After this episode, Hild is called Butcherbird more often than Light of the World, or hægtes, or freemartin. In Menewood there are two brief callbacks to wariangles, though I won’t spoil anything here. But—bonus!—there’s also a mention of shrikes in Spear:
In Ystrad Tywi, close to the bounds of Dyfed, there was a blackthorn where shrikes spiked their prey—mouse pups, caterpillars, smaller birds, bees—a score of dead things drying to husks, hanging as a larder and a warning.
The Red Knight had hung more.
Spear will be out in 19 April, 2022 (see the Spear book page for more details and to pre-order). I’m still hoping I’ll get to narrate the audiobook—I found an accessible studio that doesn’t charge insane rates, yay! When I know, you’ll know.
Hild acquires several new bynames in Menewood—Cait Sith, Hild Gul, and Baedd Coch—and I may not be able to resist talking about them before publication. We’ll see if I can figure out how to discuss them without spoiling anything. There’s still no word on a publication date for Menewood but my finger are crossed for November 2022. Again, when I know, you’ll know.
Meanwhile, there are still a couple of the old bynames to talk about, so stay tuned for more.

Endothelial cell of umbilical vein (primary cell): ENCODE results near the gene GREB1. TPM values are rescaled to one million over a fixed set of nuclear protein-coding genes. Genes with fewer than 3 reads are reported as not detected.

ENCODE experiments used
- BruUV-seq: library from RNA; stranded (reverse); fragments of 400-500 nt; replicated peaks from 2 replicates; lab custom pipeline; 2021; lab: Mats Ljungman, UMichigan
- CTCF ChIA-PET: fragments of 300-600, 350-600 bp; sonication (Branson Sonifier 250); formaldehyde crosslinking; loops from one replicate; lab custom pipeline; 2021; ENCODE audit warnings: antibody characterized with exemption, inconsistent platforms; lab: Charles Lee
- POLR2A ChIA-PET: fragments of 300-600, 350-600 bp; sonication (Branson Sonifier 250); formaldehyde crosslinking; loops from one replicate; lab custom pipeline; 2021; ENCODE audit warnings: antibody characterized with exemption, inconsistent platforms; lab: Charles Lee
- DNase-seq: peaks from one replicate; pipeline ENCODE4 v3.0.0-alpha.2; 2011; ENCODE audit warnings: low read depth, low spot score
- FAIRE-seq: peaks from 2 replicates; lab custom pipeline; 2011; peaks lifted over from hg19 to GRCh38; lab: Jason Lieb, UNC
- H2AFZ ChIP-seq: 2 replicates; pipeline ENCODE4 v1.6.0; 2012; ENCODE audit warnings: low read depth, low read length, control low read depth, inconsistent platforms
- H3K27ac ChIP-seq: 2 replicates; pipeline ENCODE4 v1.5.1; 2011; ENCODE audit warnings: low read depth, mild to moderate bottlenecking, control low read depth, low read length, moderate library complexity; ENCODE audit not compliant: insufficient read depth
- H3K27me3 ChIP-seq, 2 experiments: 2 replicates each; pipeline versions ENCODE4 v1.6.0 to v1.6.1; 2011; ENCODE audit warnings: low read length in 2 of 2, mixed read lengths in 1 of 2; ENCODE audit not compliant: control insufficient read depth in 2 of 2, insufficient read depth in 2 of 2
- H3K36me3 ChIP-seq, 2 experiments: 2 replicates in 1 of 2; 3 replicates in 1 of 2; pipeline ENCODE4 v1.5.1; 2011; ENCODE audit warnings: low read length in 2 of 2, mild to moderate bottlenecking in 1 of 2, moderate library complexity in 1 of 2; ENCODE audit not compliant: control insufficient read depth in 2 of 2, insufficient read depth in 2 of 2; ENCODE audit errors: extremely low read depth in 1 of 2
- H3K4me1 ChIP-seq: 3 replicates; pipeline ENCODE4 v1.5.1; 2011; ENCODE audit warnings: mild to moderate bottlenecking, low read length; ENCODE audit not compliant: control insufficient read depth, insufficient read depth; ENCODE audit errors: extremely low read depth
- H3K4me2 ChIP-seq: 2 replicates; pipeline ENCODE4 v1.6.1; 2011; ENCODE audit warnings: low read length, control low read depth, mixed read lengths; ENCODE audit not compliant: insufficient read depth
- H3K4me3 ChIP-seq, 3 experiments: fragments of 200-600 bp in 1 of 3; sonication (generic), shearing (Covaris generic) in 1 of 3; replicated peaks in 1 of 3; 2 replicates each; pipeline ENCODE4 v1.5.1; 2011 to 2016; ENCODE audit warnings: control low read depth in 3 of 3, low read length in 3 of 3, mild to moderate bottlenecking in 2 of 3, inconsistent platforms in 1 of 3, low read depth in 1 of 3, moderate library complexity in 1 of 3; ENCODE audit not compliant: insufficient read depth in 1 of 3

The female’s underparts are vermiculated, that is, have a pattern of wavy lines that look a bit like worm or snake marks in the sand.
 T.H. Nelson, The Birds of Yorkshire: Being a Historical Account of the Avi-fauna of the County. Brown and Sons, Hull & York,1907.
 As Wiktionary helpfully points out, ‘compare Old English wearg (outlaw, criminal)–which is, I’m guessing, where Tolkien got his inspiration for the terrifying wargs.
I tend to write, and still prefer, butcherbird, one word, but apparently there is an actual Butcherbird, an Australian species that looks a bit like a grey shrike but isn’t a shrike at all; it’s more like a magpie.
 This is one of my favourite readings from the book. I thought I had it on video but it seems to have vanished—or maybe I just stuck it in the wrong folder or gave it a non-useful name and tag. At some point I’ll see if I can dig it out.